Impairment effects, disability and dry mouth: Exploring the public and private dimensions

Janine Owens*, Barry John Gibson, Karthik Periyakaruppiah, Sarah Ruth Baker, Peter Glen Robinson

*Corresponding author for this work

Research output: Contribution to journalArticle (Academic Journal)peer-review

10 Citations (Scopus)


Existing accounts of dry mouth concentrate on the medical dimensions and almost completely neglect to consider its social dimensions. Simultaneously, debates on disability have highlighted an apparent split between the individual (medical) and social models of disability. The concept of 'impairment effects' aims to address this dichotomised approach. Impairment effects consider the everyday impact of people's impairments on their lives in conjunction with the disabling impacts encountered through their relations with society, and society's relations with them. This study indicates that identity and self became entangled with impairment effects and a form of disablism. The authors argue that impairment effects are, at times, a useful concept, but in some instances may actually overcomplicate things. By analysing the public and private dimensions of a chronic condition such as dry mouth, we have been enabled to explore the boundary between public and private lives. As a consequence, using public and private accounts may assist us to better locate the point where impairment ends and disability begins.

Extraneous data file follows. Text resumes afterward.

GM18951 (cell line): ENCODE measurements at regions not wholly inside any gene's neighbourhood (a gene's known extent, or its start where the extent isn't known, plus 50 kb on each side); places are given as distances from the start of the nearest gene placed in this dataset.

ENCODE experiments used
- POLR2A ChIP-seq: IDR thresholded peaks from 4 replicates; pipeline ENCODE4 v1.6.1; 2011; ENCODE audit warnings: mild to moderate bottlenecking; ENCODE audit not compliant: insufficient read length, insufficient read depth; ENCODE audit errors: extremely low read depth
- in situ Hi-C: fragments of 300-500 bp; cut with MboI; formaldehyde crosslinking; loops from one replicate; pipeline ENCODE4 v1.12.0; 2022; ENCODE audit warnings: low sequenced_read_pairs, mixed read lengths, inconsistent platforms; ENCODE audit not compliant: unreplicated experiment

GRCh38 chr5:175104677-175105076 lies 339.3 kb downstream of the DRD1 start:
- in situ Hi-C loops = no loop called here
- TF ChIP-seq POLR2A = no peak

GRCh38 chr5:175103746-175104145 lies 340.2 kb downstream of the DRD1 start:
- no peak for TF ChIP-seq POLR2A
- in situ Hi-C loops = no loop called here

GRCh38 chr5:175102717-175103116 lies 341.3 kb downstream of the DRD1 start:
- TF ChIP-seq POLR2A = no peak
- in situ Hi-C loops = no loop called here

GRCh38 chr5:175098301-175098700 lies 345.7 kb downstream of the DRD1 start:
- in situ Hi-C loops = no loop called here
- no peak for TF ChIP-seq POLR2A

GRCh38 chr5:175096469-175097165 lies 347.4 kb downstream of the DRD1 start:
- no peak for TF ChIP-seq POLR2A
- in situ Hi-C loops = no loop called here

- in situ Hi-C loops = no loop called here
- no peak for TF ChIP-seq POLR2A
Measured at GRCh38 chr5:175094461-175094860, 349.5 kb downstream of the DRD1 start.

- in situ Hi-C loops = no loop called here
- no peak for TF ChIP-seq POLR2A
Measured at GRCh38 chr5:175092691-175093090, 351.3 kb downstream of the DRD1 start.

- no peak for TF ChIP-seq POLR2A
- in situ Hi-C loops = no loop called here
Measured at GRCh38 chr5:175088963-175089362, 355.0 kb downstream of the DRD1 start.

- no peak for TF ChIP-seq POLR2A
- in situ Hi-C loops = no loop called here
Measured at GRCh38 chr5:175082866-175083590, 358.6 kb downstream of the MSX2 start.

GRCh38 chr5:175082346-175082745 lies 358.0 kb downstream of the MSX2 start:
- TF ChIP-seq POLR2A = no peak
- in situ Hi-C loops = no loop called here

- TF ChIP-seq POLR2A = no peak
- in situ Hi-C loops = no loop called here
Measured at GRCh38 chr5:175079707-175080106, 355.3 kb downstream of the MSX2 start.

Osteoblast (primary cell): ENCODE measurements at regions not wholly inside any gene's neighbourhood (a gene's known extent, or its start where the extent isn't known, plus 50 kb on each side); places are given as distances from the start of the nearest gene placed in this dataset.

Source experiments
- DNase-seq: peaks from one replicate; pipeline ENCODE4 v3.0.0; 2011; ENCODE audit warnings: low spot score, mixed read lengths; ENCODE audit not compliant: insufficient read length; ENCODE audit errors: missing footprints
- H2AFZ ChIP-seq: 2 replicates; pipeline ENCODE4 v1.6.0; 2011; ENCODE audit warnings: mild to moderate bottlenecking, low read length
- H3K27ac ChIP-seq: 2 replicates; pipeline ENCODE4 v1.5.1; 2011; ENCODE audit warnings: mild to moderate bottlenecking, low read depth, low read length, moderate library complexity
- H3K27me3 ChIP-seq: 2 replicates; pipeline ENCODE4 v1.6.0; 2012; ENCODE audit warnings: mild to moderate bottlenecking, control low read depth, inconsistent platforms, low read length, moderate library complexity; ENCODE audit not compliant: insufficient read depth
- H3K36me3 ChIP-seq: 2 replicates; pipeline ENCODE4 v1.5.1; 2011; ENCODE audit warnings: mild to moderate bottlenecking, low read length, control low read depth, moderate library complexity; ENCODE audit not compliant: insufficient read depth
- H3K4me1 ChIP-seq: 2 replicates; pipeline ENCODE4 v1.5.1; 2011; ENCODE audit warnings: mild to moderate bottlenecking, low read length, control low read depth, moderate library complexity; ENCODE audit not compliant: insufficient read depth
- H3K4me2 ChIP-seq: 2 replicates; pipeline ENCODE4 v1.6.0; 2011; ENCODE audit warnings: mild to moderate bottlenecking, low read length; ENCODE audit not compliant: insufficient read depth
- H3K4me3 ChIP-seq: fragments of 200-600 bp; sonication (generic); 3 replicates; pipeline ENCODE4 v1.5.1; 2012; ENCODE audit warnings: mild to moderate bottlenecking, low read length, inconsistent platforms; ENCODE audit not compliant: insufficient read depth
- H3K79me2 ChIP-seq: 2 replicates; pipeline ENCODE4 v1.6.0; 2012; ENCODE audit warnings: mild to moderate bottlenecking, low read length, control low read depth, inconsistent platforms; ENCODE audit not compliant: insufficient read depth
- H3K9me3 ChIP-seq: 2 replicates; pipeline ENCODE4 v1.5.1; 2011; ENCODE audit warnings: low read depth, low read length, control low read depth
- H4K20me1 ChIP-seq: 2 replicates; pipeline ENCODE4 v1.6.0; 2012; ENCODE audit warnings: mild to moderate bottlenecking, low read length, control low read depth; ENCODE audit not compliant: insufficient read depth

Original languageEnglish
Pages (from-to)509-525
Number of pages17
JournalHealth (United Kingdom)
Issue number5
Publication statusPublished - 2014


  • chronic illness and disability
  • experiencing illness and narratives
  • narrative analysis


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